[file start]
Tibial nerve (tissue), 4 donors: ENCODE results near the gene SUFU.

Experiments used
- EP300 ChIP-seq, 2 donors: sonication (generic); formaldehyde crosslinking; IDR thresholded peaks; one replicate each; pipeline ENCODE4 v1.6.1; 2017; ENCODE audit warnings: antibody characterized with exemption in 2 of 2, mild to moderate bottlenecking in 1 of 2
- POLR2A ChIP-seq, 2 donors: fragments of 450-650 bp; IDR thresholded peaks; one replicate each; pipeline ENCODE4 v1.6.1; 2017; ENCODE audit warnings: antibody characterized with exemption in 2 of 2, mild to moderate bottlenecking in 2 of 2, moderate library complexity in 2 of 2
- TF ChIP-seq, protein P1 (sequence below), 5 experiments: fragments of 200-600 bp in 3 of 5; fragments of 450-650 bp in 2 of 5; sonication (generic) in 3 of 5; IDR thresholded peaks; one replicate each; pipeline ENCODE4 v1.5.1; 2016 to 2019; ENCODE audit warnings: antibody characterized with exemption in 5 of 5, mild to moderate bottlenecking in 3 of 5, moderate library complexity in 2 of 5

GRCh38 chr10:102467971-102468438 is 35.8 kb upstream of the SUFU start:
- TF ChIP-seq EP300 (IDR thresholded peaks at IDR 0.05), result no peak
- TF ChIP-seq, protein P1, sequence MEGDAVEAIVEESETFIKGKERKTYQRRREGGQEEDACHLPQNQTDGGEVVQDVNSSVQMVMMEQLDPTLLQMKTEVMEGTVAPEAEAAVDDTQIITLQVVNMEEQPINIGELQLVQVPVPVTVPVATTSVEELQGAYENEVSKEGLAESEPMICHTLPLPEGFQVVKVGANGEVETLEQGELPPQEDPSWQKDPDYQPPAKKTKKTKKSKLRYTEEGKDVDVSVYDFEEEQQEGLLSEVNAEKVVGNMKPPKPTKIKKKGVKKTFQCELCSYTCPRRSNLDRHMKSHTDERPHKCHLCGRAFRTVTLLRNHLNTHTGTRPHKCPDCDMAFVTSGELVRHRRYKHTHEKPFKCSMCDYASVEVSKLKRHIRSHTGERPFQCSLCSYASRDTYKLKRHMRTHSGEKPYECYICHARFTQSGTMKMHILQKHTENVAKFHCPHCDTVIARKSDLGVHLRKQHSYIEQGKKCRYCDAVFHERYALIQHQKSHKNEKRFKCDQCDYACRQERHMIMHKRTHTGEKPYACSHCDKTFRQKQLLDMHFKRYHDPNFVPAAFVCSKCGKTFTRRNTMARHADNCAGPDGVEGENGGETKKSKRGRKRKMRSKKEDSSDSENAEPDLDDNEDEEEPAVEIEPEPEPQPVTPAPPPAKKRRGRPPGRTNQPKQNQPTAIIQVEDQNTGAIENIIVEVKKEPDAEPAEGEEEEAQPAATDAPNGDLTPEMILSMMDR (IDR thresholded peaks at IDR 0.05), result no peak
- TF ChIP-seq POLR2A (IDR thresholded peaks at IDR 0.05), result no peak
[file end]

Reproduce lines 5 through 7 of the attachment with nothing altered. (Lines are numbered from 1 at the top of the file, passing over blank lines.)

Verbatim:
- TF ChIP-seq, protein P1 (sequence below), 5 experiments: fragments of 200-600 bp in 3 of 5; fragments of 450-650 bp in 2 of 5; sonication (generic) in 3 of 5; IDR thresholded peaks; one replicate each; pipeline ENCODE4 v1.5.1; 2016 to 2019; ENCODE audit warnings: antibody characterized with exemption in 5 of 5, mild to moderate bottlenecking in 3 of 5, moderate library complexity in 2 of 5

GRCh38 chr10:102467971-102468438 is 35.8 kb upstream of the SUFU start:
- TF ChIP-seq EP300 (IDR thresholded peaks at IDR 0.05), result no peak